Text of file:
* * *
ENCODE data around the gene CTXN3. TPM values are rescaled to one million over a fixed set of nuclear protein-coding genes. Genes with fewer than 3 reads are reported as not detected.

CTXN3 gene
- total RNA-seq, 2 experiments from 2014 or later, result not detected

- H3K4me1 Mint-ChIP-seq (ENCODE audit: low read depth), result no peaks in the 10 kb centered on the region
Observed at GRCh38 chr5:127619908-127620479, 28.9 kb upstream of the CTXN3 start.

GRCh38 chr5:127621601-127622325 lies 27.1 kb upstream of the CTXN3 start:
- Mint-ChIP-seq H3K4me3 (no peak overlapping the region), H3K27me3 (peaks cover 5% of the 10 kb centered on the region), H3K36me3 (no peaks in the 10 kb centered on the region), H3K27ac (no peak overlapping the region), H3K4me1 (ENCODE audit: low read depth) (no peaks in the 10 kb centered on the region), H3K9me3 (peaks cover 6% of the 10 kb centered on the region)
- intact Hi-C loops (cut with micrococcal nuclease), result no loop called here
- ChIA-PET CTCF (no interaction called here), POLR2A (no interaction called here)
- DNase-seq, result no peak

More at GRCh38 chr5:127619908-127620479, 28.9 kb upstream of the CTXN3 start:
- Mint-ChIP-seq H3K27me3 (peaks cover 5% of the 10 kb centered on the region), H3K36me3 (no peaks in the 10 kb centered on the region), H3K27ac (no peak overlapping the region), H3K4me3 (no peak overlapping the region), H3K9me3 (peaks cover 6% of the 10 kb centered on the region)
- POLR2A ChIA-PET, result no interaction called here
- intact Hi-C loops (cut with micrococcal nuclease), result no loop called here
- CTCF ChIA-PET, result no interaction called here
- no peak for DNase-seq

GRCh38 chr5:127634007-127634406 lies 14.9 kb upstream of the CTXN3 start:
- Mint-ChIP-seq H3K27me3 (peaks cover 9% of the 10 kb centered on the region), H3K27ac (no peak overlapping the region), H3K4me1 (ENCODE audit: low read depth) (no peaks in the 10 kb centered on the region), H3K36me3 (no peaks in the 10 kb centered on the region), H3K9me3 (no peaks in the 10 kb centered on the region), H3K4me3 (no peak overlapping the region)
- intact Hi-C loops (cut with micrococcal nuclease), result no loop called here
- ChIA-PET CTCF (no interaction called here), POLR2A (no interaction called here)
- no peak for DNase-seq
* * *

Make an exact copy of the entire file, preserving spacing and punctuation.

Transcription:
ENCODE data around the gene CTXN3. TPM values are rescaled to one million over a fixed set of nuclear protein-coding genes. Genes with fewer than 3 reads are reported as not detected.

CTXN3 gene
- total RNA-seq, 2 experiments from 2014 or later, result not detected

- H3K4me1 Mint-ChIP-seq (ENCODE audit: low read depth), result no peaks in the 10 kb centered on the region
Observed at GRCh38 chr5:127619908-127620479, 28.9 kb upstream of the CTXN3 start.

GRCh38 chr5:127621601-127622325 lies 27.1 kb upstream of the CTXN3 start:
- Mint-ChIP-seq H3K4me3 (no peak overlapping the region), H3K27me3 (peaks cover 5% of the 10 kb centered on the region), H3K36me3 (no peaks in the 10 kb centered on the region), H3K27ac (no peak overlapping the region), H3K4me1 (ENCODE audit: low read depth) (no peaks in the 10 kb centered on the region), H3K9me3 (peaks cover 6% of the 10 kb centered on the region)
- intact Hi-C loops (cut with micrococcal nuclease), result no loop called here
- ChIA-PET CTCF (no interaction called here), POLR2A (no interaction called here)
- DNase-seq, result no peak

More at GRCh38 chr5:127619908-127620479, 28.9 kb upstream of the CTXN3 start:
- Mint-ChIP-seq H3K27me3 (peaks cover 5% of the 10 kb centered on the region), H3K36me3 (no peaks in the 10 kb centered on the region), H3K27ac (no peak overlapping the region), H3K4me3 (no peak overlapping the region), H3K9me3 (peaks cover 6% of the 10 kb centered on the region)
- POLR2A ChIA-PET, result no interaction called here
- intact Hi-C loops (cut with micrococcal nuclease), result no loop called here
- CTCF ChIA-PET, result no interaction called here
- no peak for DNase-seq

GRCh38 chr5:127634007-127634406 lies 14.9 kb upstream of the CTXN3 start:
- Mint-ChIP-seq H3K27me3 (peaks cover 9% of the 10 kb centered on the region), H3K27ac (no peak overlapping the region), H3K4me1 (ENCODE audit: low read depth) (no peaks in the 10 kb centered on the region), H3K36me3 (no peaks in the 10 kb centered on the region), H3K9me3 (no peaks in the 10 kb centered on the region), H3K4me3 (no peak overlapping the region)
- intact Hi-C loops (cut with micrococcal nuclease), result no loop called here
- ChIA-PET CTCF (no interaction called here), POLR2A (no interaction called here)
- no peak for DNase-seq